Cybercrime: how lessons from South Africa can help businesses

Cybercrime: how lessons from South Africa can help businesses

South Africans have become accustomed to dealing with crime because they have no other choice. Various sources place South Africa near the pinnacle of lists of the highest crime rates in the world.

If you are a South African, or someone living in South Africa, you most likely take a number of precautions at home, work and play to avoid falling victim to crime.

We know that criminals can, and do, strike at any time and at any place. Rather than do nothing, we adjust the way we do things to minimise or remove our risk of falling victim to crime. From physical measures like burglar bars and electric fences to behavioural changes such as not leaving doors unlocked to intruders, being aware of our surroundings when out and about, to security measures such as placing our valuables under lock and key, either at home or via professional services such as bank safety deposit boxes.

These lived experiences– have given us pertinent lessons from everyday life that can be applied to a category of crime that increased by 50% in 2021: cybercrime. Businesses on these shores, like the rest of the world, must have solid strategies in place to deal with online crime such as ransomware attacks. As South Africans, how do we apply physical, behavioural and security insights gained from daily life to dealing with the scourge of cybercrime?

Victim-blaming isn’t one of them, even though it often seems that the first port of call when a business is hacked and held to ransom by cybercriminals is to partake in said activity. When high-profile breaches and ransomware attacks have made global headlines, the public is often uncompromising in their response.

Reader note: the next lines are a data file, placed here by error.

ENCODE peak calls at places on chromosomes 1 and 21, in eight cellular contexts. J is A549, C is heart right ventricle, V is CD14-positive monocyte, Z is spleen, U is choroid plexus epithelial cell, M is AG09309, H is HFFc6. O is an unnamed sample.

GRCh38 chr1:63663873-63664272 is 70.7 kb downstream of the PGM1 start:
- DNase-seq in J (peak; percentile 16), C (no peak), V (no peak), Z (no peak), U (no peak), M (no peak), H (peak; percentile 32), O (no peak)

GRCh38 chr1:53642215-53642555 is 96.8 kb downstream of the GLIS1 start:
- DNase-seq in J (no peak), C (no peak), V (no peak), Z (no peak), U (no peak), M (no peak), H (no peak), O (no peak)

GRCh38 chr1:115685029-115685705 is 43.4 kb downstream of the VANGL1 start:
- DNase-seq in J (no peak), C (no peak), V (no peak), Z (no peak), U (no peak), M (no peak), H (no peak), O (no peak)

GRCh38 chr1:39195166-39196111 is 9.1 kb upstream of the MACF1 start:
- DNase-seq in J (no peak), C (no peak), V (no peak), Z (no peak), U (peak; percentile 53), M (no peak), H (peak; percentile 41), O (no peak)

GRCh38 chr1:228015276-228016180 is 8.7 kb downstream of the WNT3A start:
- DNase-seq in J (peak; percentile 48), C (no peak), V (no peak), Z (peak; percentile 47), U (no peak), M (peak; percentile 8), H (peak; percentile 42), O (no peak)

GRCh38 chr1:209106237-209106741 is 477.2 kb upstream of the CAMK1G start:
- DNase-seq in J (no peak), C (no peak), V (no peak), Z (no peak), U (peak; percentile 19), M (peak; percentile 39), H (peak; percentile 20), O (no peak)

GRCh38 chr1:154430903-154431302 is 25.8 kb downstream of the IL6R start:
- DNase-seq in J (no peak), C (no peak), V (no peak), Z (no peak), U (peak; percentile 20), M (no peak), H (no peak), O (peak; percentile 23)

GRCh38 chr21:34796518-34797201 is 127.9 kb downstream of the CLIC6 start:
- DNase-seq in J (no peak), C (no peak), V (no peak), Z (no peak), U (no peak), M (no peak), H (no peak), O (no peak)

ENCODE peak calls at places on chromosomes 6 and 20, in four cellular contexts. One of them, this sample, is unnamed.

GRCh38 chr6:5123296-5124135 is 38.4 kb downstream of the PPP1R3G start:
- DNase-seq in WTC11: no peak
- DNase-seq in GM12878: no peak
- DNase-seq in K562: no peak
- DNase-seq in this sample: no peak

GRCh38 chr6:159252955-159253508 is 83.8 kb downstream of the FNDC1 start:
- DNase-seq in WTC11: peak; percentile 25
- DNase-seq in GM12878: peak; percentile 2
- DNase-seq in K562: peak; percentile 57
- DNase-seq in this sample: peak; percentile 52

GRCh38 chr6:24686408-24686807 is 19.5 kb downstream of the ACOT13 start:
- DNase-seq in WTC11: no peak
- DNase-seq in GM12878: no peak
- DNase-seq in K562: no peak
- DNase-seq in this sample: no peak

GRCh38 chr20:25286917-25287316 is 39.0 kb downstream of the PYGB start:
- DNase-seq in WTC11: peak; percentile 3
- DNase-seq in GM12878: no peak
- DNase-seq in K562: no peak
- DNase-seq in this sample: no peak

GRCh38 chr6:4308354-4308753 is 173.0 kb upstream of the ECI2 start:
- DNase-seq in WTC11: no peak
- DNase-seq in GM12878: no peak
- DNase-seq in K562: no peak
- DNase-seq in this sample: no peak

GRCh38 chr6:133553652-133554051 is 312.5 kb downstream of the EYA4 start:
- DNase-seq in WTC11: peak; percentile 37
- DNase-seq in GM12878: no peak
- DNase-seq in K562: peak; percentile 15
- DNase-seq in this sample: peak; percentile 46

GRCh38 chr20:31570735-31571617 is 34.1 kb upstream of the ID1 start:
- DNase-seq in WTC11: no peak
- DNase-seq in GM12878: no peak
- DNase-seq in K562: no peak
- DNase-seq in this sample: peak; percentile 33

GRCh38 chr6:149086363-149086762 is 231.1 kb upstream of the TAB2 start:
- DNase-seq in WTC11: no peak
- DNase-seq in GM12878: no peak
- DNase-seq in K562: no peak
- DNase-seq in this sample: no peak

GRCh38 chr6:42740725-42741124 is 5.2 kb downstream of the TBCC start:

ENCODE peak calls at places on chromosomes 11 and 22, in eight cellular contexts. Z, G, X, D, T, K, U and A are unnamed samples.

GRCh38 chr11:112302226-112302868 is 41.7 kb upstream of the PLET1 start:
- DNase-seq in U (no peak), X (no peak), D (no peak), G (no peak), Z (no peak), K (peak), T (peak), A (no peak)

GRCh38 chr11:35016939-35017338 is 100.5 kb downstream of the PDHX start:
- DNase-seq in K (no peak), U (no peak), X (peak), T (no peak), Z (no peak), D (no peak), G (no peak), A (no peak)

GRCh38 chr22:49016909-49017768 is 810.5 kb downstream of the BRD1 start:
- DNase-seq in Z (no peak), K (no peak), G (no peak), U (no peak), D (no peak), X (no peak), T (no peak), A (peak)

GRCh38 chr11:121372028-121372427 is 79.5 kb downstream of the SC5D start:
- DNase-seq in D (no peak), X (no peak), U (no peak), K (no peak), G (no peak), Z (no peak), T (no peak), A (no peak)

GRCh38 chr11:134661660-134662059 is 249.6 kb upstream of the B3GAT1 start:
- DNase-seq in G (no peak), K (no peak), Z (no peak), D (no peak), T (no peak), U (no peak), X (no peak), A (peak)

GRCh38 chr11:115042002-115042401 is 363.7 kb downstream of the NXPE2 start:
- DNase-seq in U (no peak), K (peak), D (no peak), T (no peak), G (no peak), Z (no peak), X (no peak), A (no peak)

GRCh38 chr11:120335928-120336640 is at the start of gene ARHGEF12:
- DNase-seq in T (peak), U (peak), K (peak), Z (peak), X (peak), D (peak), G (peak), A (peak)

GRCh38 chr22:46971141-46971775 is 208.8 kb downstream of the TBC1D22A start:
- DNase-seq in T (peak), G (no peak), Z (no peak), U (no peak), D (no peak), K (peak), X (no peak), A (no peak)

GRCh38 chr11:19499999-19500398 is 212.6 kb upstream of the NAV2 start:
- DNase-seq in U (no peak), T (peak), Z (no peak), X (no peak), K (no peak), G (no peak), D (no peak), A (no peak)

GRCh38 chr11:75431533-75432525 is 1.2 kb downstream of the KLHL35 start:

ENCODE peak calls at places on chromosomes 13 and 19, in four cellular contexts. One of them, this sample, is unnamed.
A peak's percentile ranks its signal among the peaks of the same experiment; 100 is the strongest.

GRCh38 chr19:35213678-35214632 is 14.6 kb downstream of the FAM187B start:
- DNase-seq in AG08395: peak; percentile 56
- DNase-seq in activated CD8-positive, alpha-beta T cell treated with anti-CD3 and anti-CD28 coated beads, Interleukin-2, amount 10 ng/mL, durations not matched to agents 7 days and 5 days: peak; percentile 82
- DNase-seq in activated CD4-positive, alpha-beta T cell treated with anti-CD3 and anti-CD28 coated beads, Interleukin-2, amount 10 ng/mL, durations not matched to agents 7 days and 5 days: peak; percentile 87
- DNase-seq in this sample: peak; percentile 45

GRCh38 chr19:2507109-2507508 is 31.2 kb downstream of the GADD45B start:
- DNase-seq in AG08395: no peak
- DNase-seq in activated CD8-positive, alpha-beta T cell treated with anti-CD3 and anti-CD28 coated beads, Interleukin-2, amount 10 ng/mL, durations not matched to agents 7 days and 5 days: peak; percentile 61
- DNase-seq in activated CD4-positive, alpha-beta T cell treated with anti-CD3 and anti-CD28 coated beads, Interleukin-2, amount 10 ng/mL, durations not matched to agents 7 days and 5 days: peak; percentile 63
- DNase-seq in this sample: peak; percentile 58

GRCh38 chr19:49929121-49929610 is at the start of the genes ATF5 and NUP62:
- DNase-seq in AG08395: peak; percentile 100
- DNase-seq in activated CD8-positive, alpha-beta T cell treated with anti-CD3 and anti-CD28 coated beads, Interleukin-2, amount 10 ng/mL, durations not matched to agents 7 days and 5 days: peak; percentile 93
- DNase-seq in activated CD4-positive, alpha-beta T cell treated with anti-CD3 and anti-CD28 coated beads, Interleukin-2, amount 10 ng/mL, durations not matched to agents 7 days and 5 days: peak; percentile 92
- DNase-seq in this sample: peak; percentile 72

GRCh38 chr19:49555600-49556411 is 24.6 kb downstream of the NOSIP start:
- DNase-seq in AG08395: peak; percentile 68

This is likely due to the substantial reputational damage that a data breach or ransomware attack can cause for a business. Should a loss of security lead to customer data exposures, the damage can be catastrophic, as ever-savvy consumers who lose faith in the affected organisation’s ability to protect their data takes their custom elsewhere.  Business clients will be no less exacting if firms cannot demonstrate the measures they’ve implemented to keep valuable information under the digital lock and key. 

So, what can businesses do?

There is little global cooperation to fight it. Dave Russell, VP, Enterprise Strategy at Veeam wrote recently: “International and intercontinental cooperation is the only way to create an environment where the risks are higher than the rewards for cyber-attackers. The scourge of ransomware accelerated during the pandemic, increasing the appetite of government and business leaders to break the geopolitical impasse that has enabled cybercriminals to run riot. But it won’t be easy, and a workable holistic solution is still years away.”

What can we learn from how we have responded as South African society to our exceptionally high crime rate? We rely on our human instinct to protect ourselves in our homes and when we are out and about, we make clear plans about how to manage our safety, and we attend venues that are protected by professionally trained security who monitor and react to emergency situations. 

Every organisation should do the same thing. No discussion about the internet or digital strategy can take place without a focus on cyber security. It must be always front-of-mind, and it needs buy-in across the entire organisation, not just the IT department. Every business should have someone who is in charge of the company’s security strategy and response, and this person doesn’t just need access to the leadership team, they should ideally be a part of it. 

Staff training and awareness are non-negotiable. Initiatives should be ongoing, and organisations should consider penetration testing and developing their own dummy attacks – where a member of staff that falls victim to the exercise is not ostracised – rather it is used as constructive training. 

While it would be a natural instinct for any business to do whatever it takes to prevent a catastrophe, paying a ransom should never be an option. To quote Dave Russell once more: “Paying off cybercriminals to get systems back online is an unsustainable defence strategy. As governments become more active in seeking to prevent the spread of ransomware, we may see businesses who do so be investigated and reprimanded by independent regulators.”

While it is important that governments and stakeholders around the world work together to expedite measures in raising the stakes for cybercriminals, it is equally important for individual businesses to do everything in their power to protect themselves from attack. This requires a comprehensive Modern Data Protection strategy that combines effective front-line cybersecurity defences with a comprehensive approach to data management, backup and disaster recovery.

Chris Norton, Regional Director – Africa, Veeam Software